Bird Box: A Brief Review

I can’t tell if this review has spoilers or not. I don’t think it does. The reason I can’t tell is because I’m not sure it is possible to spoil a movie that is so predictable a blind person could see it coming. And yes, I meant that. On purpose.

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One of the sprouts cojoled Mrs. Greenbean and I into watching Bird Box Friday afternoon. It is streaming on Netflix. The language is rough and there is considerable violence and gore. Not appropriate for children or people who are sensitive to violence.

Here is your Bird Box recipe.


1 cup A Quiet Place

1 cup M. Night Shyamalan’s The Happening

1/2 cup Stephen King’s The Stand

1/2 cup This Is The End (The James Franco/Jonah Hill/Seth Rogen farce)

2 tablespoons The Last Man on Earth with Vincent Price (or if you prefer modern, Will Smith’s I Am Legend)

1 teaspoon The Book Of Eli starring Denzel Washington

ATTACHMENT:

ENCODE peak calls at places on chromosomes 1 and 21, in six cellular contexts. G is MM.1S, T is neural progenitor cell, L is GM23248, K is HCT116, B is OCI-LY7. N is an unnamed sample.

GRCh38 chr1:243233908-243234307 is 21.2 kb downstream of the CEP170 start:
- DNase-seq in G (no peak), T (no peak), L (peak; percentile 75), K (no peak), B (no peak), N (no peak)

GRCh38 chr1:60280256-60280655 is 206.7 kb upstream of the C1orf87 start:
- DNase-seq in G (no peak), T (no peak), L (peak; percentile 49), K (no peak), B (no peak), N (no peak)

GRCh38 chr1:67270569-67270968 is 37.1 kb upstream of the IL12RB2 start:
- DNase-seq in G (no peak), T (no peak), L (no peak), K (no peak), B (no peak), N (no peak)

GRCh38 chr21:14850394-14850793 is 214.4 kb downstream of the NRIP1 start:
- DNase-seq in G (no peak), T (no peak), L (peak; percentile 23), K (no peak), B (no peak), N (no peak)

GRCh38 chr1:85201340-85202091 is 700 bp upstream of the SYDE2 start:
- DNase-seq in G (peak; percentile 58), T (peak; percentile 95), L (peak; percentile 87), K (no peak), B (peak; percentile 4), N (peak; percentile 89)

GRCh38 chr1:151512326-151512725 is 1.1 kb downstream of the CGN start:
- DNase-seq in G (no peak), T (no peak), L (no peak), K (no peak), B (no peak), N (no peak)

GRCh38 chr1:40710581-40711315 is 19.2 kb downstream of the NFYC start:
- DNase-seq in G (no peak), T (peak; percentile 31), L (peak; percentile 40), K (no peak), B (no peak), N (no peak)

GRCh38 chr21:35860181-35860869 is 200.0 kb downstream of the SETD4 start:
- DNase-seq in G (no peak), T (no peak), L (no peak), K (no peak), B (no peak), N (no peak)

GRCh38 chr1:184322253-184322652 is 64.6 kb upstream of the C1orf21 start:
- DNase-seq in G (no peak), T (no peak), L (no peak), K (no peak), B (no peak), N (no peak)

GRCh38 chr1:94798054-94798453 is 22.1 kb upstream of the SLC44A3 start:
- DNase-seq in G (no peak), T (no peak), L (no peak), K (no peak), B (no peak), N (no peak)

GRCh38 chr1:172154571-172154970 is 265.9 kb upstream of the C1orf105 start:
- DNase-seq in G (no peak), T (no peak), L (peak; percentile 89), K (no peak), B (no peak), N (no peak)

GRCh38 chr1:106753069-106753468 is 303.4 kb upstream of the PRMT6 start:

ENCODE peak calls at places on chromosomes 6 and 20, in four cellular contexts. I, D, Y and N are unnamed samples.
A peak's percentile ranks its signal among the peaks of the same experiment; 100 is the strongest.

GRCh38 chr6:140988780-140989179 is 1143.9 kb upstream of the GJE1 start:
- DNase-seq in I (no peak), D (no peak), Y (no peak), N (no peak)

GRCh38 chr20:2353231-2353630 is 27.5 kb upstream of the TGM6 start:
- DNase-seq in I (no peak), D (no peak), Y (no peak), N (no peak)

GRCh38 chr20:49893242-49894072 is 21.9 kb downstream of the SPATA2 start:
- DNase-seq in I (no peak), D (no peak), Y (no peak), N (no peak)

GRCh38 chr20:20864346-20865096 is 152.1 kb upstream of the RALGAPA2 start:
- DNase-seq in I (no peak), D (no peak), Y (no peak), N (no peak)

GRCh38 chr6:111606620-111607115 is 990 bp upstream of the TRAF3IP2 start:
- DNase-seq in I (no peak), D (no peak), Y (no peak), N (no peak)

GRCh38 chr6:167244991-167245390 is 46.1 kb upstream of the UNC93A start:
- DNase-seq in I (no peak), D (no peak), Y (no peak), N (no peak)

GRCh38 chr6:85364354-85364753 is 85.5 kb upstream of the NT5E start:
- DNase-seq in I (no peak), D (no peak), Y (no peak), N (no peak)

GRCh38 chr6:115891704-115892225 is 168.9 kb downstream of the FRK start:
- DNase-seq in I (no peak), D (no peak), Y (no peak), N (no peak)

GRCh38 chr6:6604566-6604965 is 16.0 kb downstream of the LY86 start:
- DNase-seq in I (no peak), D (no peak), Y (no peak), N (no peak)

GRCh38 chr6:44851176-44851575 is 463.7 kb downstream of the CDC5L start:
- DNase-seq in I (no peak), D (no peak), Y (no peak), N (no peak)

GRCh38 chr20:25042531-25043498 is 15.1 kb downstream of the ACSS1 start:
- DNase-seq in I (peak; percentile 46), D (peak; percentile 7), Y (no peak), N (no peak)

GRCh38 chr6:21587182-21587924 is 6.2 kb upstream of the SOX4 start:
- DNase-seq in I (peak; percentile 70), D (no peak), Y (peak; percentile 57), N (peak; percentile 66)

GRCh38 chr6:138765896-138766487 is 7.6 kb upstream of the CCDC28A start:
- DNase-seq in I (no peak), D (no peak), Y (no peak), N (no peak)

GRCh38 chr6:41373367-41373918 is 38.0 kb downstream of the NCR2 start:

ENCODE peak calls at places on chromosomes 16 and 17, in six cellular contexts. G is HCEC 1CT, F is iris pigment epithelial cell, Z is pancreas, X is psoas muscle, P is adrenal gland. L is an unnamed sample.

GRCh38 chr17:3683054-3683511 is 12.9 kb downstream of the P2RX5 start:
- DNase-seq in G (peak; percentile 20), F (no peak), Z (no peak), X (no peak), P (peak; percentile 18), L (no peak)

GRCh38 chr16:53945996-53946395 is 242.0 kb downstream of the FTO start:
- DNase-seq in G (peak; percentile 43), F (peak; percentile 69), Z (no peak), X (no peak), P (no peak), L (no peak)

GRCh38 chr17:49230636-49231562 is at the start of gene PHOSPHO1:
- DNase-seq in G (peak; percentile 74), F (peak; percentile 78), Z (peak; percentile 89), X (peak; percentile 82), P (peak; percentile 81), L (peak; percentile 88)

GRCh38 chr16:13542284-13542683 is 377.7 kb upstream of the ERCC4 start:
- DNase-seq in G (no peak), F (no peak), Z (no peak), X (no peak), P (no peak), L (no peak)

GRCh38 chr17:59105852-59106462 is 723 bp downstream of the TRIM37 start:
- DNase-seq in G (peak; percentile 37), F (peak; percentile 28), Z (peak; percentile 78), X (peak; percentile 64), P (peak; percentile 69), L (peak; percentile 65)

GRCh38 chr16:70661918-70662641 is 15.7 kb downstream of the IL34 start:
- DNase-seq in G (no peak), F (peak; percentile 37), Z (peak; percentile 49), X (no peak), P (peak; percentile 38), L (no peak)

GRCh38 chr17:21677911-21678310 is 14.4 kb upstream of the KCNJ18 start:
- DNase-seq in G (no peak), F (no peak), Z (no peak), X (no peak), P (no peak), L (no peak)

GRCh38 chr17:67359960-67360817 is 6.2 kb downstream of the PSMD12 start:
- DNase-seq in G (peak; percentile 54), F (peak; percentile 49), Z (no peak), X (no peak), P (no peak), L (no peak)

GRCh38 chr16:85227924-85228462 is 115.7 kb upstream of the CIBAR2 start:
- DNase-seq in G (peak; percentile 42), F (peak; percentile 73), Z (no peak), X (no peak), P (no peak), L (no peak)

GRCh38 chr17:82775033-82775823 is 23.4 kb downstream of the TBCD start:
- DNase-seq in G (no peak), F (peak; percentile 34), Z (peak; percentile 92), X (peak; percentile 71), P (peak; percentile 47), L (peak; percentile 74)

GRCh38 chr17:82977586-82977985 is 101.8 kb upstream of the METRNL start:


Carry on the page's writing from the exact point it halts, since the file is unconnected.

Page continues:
I am only partly kidding. There is a lot of internet chatter over the similarities between this and A Quiet Place. The truth is, as best I can get at it, the novel basis for Bird Box is earlier than A Quiet Place, but they both are variations on the the other ingredients listed above. To my mind the most obvious similarity was with The Happening, although the middle part of the film could have been This Is The End in a Star Trek type mirror universe.

The cinematoraphy of the film was nicely done, and the editing was pretty good too. The acting was mostly mailed in. I never believed Sandra Bullock, and she was never believable as a late 20’s single mom with an introverted artistic touch. John Malkovich was playing the evil brother to his character in the Red movies (which I love) and most of the other characters were throw-aways. Trevante Rhodes was really the only character I could identify with, and he did a great job being human. The others were just cliches. But then, this whole movie is a cliche.

Motherhood

Societal Decay

Nature

Apocalypse

Demons

Water–don’t ever miss Hollywood’s complete fascination with water motifs.

So many metaphysical themes to this film. Pick your blindfold.birdbox-2-1-572x381

Having written all this, it actually wasn’t horrible. It is a popcorn and soda kind of movie which doesn’t require you to think. It poses some fun ‘what about’ discussion and even could pose theological debate–which is my fave. It is a full two hours, but you probably won’t hate yourself for watching it.